What do you call your people?

A question for designers, and the clients that hire them.

Photo credit: Frankieleon via Compfight

What do you call your people? The reason I ask is that it matters. Design is about people, and we spend half our days trying to understand people, build rapport and relationships with people, empathize with people, explain and advocate for people, tell stories about people and create things that people will use.

Use. That word is important too — because in design, we call people “users.” This term can be off-putting to those outside of design; they think it sounds weird — either techie (computer user) or addict (drug user). So for the record, when we say “users,” we mean people. Specifically, people who will use the product or service that we are designing.

That’s why it’s called user-centered design. The design is centered around the user. They may not be a current user — we are optimistically assuming they will be a future user of our product or service — but “user” has become our go-to term in the design industry.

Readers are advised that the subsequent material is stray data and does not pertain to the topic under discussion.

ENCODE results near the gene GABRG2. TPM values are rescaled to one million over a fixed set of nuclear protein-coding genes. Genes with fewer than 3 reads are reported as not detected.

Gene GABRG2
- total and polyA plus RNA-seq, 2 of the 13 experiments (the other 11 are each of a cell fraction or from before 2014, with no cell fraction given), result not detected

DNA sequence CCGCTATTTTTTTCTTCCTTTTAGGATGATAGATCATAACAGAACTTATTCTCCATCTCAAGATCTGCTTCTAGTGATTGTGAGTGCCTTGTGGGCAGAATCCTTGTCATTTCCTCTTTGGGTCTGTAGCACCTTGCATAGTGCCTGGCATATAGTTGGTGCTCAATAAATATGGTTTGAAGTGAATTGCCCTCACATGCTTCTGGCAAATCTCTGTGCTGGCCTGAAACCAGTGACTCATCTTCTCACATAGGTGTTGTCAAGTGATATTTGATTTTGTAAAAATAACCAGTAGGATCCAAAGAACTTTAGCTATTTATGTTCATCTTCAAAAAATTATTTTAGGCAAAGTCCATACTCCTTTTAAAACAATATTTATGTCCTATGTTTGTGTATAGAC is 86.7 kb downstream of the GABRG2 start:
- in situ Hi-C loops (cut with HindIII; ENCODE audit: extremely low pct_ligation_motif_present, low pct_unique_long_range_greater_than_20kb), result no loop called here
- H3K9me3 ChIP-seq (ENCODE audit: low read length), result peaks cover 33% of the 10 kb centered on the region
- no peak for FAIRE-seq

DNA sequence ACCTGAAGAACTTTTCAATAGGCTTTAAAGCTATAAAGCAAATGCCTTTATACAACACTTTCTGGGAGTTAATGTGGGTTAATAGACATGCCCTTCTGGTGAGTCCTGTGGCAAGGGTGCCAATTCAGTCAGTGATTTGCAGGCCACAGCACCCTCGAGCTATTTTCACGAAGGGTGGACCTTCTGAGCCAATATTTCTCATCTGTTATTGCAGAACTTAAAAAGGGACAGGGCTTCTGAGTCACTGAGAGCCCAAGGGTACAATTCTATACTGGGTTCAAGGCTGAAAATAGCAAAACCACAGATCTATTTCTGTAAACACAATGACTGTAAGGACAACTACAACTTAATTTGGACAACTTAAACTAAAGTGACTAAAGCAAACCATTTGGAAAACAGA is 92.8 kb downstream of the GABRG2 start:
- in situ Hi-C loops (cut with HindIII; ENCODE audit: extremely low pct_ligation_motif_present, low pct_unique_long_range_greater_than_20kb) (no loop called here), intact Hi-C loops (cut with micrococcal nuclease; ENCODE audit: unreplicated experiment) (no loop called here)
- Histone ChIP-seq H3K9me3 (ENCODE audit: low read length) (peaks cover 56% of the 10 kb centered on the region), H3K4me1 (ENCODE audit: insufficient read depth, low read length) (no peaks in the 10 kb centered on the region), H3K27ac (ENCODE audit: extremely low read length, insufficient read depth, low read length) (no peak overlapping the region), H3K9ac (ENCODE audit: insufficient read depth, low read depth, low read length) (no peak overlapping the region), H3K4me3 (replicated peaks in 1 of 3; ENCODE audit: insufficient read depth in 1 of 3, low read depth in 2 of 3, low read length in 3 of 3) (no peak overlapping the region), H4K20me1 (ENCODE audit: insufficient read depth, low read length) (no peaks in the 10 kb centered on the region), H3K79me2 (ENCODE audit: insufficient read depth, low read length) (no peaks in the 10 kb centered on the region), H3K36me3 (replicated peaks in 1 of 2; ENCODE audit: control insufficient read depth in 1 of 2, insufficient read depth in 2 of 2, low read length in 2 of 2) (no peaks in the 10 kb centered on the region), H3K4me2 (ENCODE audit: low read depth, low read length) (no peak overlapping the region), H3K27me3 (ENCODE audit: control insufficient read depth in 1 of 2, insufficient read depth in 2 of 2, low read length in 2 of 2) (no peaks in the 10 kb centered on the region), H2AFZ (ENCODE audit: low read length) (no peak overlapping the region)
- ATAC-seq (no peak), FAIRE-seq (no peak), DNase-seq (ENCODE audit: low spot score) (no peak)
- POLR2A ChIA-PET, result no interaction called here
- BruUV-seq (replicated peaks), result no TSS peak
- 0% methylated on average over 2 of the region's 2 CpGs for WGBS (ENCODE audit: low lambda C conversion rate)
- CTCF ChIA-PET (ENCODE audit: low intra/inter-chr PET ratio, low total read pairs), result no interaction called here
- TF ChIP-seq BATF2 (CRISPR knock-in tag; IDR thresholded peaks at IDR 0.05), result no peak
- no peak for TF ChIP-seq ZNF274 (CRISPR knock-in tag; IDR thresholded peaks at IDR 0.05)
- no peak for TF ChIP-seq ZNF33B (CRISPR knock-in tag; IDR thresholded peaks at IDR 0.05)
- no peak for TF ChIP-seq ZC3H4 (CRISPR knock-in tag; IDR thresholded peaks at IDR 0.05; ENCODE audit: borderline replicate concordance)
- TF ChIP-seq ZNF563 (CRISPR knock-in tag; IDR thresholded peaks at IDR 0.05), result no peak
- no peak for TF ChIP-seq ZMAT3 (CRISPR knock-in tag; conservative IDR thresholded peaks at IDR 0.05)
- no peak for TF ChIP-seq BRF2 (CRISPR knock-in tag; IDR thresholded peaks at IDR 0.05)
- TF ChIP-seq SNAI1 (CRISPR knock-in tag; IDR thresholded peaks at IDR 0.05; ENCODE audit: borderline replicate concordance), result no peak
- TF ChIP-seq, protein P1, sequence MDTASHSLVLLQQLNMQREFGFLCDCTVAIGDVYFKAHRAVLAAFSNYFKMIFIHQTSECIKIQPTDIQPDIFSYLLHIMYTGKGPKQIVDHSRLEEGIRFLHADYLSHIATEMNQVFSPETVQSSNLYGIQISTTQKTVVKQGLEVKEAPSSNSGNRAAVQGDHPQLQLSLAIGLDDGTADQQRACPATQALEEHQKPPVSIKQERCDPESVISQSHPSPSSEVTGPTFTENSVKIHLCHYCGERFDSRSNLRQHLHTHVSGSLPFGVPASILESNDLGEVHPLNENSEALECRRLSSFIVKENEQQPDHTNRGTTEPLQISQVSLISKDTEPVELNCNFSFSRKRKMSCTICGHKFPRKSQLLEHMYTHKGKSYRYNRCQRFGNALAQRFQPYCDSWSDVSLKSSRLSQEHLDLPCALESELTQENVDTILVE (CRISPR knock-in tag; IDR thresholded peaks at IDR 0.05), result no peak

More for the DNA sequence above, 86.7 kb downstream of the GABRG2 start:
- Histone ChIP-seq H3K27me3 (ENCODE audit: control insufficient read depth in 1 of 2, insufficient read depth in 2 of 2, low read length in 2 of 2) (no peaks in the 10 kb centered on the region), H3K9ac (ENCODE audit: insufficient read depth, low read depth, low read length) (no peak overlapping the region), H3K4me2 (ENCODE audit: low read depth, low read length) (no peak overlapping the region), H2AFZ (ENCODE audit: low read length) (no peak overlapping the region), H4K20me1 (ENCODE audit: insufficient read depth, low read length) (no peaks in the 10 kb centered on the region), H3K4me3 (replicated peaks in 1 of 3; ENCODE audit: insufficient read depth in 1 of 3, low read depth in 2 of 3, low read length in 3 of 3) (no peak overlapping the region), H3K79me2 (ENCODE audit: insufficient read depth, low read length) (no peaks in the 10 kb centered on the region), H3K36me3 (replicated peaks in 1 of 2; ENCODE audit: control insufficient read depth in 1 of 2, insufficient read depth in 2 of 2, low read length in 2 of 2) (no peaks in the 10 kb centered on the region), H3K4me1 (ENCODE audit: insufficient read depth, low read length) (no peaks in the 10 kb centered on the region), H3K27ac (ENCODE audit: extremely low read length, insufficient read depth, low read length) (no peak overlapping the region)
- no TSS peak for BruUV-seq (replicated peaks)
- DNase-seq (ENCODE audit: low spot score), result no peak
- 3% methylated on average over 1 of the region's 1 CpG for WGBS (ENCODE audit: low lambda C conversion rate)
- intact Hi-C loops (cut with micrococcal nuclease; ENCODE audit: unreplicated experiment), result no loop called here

And different industries have different words for people. I love that folks working in housing might say they are resident-centered, and people working in education might say they are teacher-centered or student-centered or parent-centered. Sometimes our work is focused on larger groups like communities, in which case we aspire to be community-centered. Identifying your user, and then saying your work should be (your user)-centered, can have a powerful rallying effect. In what ways is it user-centered today? In what ways could it improve?

However, we have to be careful — because these words are powerful. They can change how we think about people. For example, if I label someone a “patient,” I picture someone who is sick and vulnerable. I want my healthcare work to be patient-centered, but that’s no substitute for going out and understanding actual patients, who are also people. So we need to be wary that words for users don’t turn into personas, which can be somewhat de-humanizing or one-dimensional.

So call your people whatever you want, but call them something. Once you’ve got an inclusive and appropriate name, you’re ready to do the real work of becoming people-centered.